How to Survive a Nuclear War, '70s Style

Friday A/V Club: A vintage civil defense film


If I said I was about to show you a government film about how to survive a nuclear war, you'd probably guess that it came from the 1950s, that golden age of absurdly optimistic civil defense films. But Protection in the Nuclear Age was released in 1978, and it was made with an aesthetic that those of us who were in school in that era will recognize quickly. Some moments in these animations of pre- and post-apocalyptic life aren't that different, in form if not content, from a 1970s guidance counselor's collection of posters about emotions.

Like that guidance counselor, the movie strains hard to stay positive. "Defense Department studies show that even under the heaviest possible attack, less than 5 percent of our entire land mass would be affected by blast and heat from nuclear weapons," the narrator claims at one point. "Of course," he adds mildly, "that 5 percent contains a large percentage of our population." But those people just might have time to flee to the rest of the country, which "would escape untouched—except possibly by radioactive fallout." Oh, you and your little caveats.

The movie may also be the only official government document to ask the eternal question, "Why not just give up, lie down, and die?" Existentialists have pondered that problem for years, but only the Pentagon has produced this pithy answer: because "protection is possible." Suck it up, Sartre.

(For past installments of the Friday A/V Club, go here. For another edition involving nuclear survival, go here. For another edition involving nuclear explosions, go here.)

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  1. Our designated fallout shelter was a store, but we would only be allowed to use it outside of business hours so as to not disrupt commerce. I guess fallout only falls at night.

  2. Radioactive fallout dissipates very quickly and is easy to avoid if the proper steps are taken. It is hard to stay positive about thermonuclear combat, but its even harder to get people to dispassionately look at the facts.

    Nukes are not nearly as destructive as most people imagine. The primary targets in a nuclear war are military sites, not cites. Not all nukes will survive long enough to launch and not all of them will make it to their targets and go off. Fallout decays to nothing within a few weeks.

    Not great news to be sure, but not nearly as bad as is commonly imagined.

    1. Yes – The “enough nukes to destroy the world 10x over” thing was always nonsense.

      Even if the cities were targeted, people who know what they are doing in the outer suburbs survive.

      1. Maybe in the 1940s. The bombs are a lot bigger now.

        1. Nope

    2. The myth of the “surgical strike” but with nukes?

    3. Back before Bush 1 shut down half the bases in California where the cities grew around the military bases the cities in Cali were a prime target. I live less than 20 miles from a major air base with two large cities around it. So yea some cities are targets

      1. Major cities are targets but secondary and third rate targets. if your enemy has no population left to continue the fight, then what.

        Primary targets are offensive weapon systems like silos, airfields, ssbn bases, and major military communication centers.

        The USA and Russia have so many nukes that I would bet major cities in south america and africa are targets just to knock them back to the stone age too.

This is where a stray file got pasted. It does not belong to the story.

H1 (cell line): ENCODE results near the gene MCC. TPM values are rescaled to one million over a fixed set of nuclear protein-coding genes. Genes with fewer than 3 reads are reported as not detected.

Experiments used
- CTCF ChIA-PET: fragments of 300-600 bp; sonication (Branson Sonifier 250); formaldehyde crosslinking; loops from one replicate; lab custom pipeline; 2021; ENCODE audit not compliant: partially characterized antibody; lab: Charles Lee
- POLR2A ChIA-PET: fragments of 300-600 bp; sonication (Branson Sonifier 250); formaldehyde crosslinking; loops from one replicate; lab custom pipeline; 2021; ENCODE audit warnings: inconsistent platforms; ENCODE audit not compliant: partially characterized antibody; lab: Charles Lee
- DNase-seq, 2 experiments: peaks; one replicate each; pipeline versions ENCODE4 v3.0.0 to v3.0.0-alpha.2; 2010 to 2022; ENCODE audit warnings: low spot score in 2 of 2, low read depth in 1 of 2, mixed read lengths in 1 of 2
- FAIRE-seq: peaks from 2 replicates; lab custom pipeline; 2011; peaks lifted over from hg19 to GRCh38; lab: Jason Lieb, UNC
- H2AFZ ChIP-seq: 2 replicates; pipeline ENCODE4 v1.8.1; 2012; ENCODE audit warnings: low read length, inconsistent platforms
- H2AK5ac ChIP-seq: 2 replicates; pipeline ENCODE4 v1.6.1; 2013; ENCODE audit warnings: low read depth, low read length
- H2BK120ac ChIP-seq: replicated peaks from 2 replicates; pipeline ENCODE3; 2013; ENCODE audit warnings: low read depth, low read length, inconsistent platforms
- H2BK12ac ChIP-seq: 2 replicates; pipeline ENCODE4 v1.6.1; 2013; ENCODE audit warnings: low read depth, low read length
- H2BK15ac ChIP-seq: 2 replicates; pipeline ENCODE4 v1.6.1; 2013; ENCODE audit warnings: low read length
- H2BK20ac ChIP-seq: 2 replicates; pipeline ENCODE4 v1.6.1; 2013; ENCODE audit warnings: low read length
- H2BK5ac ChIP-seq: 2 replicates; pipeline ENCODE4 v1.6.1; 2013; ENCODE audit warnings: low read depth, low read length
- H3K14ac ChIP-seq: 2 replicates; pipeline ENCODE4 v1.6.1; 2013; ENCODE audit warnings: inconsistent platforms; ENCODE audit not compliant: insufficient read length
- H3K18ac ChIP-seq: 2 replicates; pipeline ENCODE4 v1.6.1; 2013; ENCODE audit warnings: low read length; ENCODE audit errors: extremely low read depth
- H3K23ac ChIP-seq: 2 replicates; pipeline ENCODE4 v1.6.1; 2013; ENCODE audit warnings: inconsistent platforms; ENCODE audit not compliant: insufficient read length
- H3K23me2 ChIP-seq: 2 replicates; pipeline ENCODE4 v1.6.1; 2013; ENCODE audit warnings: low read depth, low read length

3. “that five percent contains a large percentage of our population.”

    All that means is those cocktail swilling coastal elite cucks are gonna be effed.

    Oh wait, that’s me…

  4. Tsutomu Yamaguchi was an open-air survivor of both Hiroshima and Nagasaki (he suffered radiation burns but died at age 93 in 2010) is proof that humans can be remarkably tough to kill. Unless lawyers get involved, in which case a scientific study will turn up that points to Whitney Houston’s death in the tub was due to a dangerous additive in her shampoo proven, proven, proven to cause depression in white lab mice.

    I am convinced my toe nail fungus today is due to my feet being X-rayed in a Salt Lake City shoe store in 1954 to make sure that the cowboy boots I wanted for my 7th birthday fit me. It was my 7th birthday and the grandparents spoiled me like crazy.

    1. Lucky Yamaguchi. His story is pretty interesting.

  5. My Grandfather built several bomb shelters in the 60’s, I know where some are, and I have a few home mechanic magazines from post WWII describing ho to make your own or purchase your own, great fun.

    1. DC is pretty far off north, but the closest of the Hampton Roads Naval bases and shipyards are only 30 miles south, and Wallop’s Island is 55 miles ENE. If someone nukes military installations, we’re probably screwed.

  6. You don’t have to directly kill people with nukes. It’s far more effective to kill what keeps most of them alive.
    EMP wide swaths of America with a handful of nukes: No grid electricity. No automobiles built after 1975, including farm equipment. No trains or aircraft. With luck, 50% might survive for the long term in certain well-set rural areas. Major cities, even with no direct strikes, would see massive dehydration losses within a few days. Subnutrition, then starvation would become epidemic for large and mid-size cities and suburbs within a month. Total national first year casualties could easily exceed 80%, with half of the survivors in peril for the next winter, even with huge and immediate aid from all over the world.

  7. If that “only 5% of our total land mass” figure encompasses Alaska, the Rockies, and the desert southwest within the unaffected zones, then we’re really, truly screwed.

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